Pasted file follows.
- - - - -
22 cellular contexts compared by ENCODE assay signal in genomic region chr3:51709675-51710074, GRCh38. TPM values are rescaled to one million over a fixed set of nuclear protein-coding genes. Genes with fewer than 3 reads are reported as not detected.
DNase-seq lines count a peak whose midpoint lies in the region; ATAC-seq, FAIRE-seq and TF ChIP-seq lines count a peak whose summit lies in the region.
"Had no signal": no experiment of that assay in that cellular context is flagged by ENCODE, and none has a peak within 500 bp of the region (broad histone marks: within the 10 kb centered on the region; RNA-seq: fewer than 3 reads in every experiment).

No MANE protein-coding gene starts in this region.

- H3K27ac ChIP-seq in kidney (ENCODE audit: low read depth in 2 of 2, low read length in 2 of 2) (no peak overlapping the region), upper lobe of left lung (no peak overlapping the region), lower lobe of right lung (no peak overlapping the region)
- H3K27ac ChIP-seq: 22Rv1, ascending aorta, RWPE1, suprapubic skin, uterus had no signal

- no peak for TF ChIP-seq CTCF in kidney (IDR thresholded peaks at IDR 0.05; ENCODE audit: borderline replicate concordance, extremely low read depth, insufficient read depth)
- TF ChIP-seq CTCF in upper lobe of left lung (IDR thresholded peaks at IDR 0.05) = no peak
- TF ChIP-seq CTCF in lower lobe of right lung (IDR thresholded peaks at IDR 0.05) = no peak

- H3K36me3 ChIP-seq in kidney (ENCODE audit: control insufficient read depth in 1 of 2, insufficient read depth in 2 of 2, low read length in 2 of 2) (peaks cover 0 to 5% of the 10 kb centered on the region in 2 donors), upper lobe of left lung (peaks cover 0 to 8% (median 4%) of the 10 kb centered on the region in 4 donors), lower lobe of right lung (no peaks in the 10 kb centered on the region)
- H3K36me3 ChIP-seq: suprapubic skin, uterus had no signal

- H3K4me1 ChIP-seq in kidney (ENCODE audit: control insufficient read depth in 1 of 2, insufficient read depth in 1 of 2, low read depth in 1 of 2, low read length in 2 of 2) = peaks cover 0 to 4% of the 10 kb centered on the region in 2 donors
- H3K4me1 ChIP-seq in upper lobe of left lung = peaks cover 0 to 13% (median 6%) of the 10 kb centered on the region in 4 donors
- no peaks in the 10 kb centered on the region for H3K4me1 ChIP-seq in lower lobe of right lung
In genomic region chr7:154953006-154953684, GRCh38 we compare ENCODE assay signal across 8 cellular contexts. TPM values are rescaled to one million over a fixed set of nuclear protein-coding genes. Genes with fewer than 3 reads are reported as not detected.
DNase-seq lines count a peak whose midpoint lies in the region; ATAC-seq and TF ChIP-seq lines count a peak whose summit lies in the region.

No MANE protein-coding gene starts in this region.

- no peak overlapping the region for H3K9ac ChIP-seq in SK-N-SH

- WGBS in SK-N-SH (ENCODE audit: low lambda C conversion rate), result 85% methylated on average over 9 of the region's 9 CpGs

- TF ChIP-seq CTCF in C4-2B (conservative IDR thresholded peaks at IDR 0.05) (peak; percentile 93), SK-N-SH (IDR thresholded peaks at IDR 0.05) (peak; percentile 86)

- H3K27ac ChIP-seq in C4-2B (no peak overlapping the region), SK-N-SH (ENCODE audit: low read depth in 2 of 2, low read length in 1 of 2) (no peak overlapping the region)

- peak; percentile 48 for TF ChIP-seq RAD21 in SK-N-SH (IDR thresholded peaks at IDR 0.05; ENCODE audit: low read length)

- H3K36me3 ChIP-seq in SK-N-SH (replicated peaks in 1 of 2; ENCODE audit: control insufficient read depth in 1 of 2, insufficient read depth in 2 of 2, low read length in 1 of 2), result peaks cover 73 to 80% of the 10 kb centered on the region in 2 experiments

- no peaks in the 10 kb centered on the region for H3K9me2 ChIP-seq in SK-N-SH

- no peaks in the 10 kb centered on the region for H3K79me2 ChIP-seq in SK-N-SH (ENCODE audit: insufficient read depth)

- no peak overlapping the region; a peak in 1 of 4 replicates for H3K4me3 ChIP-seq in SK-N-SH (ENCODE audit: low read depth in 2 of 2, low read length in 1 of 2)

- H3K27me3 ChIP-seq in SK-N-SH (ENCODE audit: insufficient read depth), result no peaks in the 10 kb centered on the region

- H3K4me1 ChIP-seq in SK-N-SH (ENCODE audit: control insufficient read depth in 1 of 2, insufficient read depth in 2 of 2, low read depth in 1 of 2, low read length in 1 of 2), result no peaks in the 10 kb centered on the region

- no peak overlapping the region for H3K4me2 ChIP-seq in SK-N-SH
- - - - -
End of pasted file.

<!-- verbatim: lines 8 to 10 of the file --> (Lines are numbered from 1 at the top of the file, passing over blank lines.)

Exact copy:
- TF ChIP-seq CTCF in upper lobe of left lung (IDR thresholded peaks at IDR 0.05) = no peak
- TF ChIP-seq CTCF in lower lobe of right lung (IDR thresholded peaks at IDR 0.05) = no peak

- H3K36me3 ChIP-seq in kidney (ENCODE audit: control insufficient read depth in 1 of 2, insufficient read depth in 2 of 2, low read length in 2 of 2) (peaks cover 0 to 5% of the 10 kb centered on the region in 2 donors), upper lobe of left lung (peaks cover 0 to 8% (median 4%) of the 10 kb centered on the region in 4 donors), lower lobe of right lung (no peaks in the 10 kb centered on the region)